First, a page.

Two basic questions can be asked with respect to psychological aging in the context of health and safety in work. The first concerns the effects of psychological aging on safety and productivity in the workforce, and the second concerns the effects of work on the mental abilities of older workers.

Effects of Psychological Aging on the Productivity, Health, and Safety of Workers

As noted earlier, in many respects older workers appear to have higher levels of personality or emotional stability than young adults. There are consequently no reasons to expect adverse effects on health and safety related to the personality or psychological adjustment of older workers.

In contrast, negative relations might be expected between age and work performance, because cognitive abilities are important for work, and, as indicated above, increased age is associated with declines in certain aspects of cognitive functioning. However, reviews of research on aging and work performance have revealed little overall age trend in measures of job performance (e.g., Avolio, Waldman, and McDaniel, 1990; McEvoy and Cascio, 1989; Salthouse and Maurer, 1996; Waldman and Avolio, 1986; Warr, 1994). Although the reviews suggest that there is little relation between age and job performance, one should be cautious about any conclusions at the current time, because of weaknesses in many of the empirical studies. For example, most studies can be criticized for having a limited age range with few workers over the age of 50; questionable validity and sensitivity of the job performance assessments; and little control for selective survival such that only the highest performing workers may have continued on the job to advanced age (Warr, 1994). Furthermore, it is worth noting that moderate to strong negative relations between age and performance have been reported in certain cognitively demanding occupations, such as air traffic controllers (e.g., Becker and Milke, 1998) and pilots (e.g., Taylor et al., 2000), and in the magnitude of performance improvements associated with job training (Kubeck et al., 1996).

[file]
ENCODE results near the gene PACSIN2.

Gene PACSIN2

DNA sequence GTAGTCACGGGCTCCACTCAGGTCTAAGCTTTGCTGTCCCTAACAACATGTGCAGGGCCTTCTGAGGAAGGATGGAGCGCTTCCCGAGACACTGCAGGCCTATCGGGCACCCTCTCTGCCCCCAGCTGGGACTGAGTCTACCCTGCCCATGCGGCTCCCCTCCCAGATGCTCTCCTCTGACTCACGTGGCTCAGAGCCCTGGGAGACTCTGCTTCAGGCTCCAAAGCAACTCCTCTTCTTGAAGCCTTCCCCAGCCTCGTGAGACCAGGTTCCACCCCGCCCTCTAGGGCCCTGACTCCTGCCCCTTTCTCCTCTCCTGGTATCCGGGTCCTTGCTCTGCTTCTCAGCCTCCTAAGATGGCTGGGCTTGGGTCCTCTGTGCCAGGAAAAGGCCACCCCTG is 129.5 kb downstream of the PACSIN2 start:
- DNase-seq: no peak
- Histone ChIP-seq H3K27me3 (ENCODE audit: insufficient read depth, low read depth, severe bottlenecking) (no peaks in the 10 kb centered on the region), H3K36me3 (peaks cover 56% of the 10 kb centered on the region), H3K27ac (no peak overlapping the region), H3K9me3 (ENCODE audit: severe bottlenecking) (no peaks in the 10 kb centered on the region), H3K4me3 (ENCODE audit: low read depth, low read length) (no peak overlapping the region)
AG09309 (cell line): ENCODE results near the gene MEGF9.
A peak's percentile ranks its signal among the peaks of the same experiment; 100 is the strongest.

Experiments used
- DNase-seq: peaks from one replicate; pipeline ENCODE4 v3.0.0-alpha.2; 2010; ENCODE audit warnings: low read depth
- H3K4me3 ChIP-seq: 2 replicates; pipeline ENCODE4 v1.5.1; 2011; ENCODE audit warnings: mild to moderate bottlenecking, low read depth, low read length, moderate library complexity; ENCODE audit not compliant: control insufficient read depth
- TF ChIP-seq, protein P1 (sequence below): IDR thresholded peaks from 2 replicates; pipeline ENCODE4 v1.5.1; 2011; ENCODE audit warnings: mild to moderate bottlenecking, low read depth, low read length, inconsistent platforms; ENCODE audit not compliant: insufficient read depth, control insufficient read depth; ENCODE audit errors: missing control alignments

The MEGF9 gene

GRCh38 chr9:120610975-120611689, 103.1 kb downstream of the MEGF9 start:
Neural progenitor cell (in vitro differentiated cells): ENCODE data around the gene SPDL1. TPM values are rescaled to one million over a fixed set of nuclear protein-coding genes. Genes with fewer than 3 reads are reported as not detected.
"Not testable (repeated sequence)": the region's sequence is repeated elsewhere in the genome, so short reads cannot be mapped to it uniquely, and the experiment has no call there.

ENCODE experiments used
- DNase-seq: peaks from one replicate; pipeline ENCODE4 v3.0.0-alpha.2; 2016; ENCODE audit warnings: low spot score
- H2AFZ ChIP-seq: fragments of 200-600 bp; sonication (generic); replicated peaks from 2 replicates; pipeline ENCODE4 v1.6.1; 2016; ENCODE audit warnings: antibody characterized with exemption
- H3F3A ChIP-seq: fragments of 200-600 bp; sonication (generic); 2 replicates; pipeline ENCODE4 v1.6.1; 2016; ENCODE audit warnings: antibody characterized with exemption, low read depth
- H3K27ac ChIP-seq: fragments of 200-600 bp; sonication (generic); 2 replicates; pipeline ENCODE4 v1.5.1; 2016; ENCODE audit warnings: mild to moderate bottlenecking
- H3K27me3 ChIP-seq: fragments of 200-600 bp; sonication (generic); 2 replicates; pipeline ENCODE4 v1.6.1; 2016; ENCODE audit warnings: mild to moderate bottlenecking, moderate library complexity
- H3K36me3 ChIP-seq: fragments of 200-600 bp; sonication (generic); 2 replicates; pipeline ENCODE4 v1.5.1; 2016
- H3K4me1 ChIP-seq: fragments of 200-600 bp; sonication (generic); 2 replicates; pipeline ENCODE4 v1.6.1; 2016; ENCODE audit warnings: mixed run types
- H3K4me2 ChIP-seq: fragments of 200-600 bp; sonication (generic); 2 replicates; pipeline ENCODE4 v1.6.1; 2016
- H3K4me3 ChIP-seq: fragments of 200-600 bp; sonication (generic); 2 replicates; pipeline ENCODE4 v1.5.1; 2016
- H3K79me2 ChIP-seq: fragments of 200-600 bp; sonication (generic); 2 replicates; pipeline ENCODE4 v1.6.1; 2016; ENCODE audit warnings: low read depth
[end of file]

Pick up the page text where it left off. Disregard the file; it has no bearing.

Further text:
One explanation for the lack of stronger negative relations between age and work performance is a positive relation between age and job-relevant experience. Warr (1994) has speculated about a possible interaction of age and experience for performance in different types of jobs, based on hypothesized patterns of age-related and experience-related influences. He suggested that negative age relations would be expected in only a few jobs, and not in the jobs that involve knowledge-based judgment with no time pressure, relatively undemanding activities, or skilled manual work. Warr’s speculations are intriguing, but there is currently little understanding of the demands of particular jobs in terms of the relative involvement of process (or fluid or mechanics) and product (or crystallized or pragmatics) abilities,



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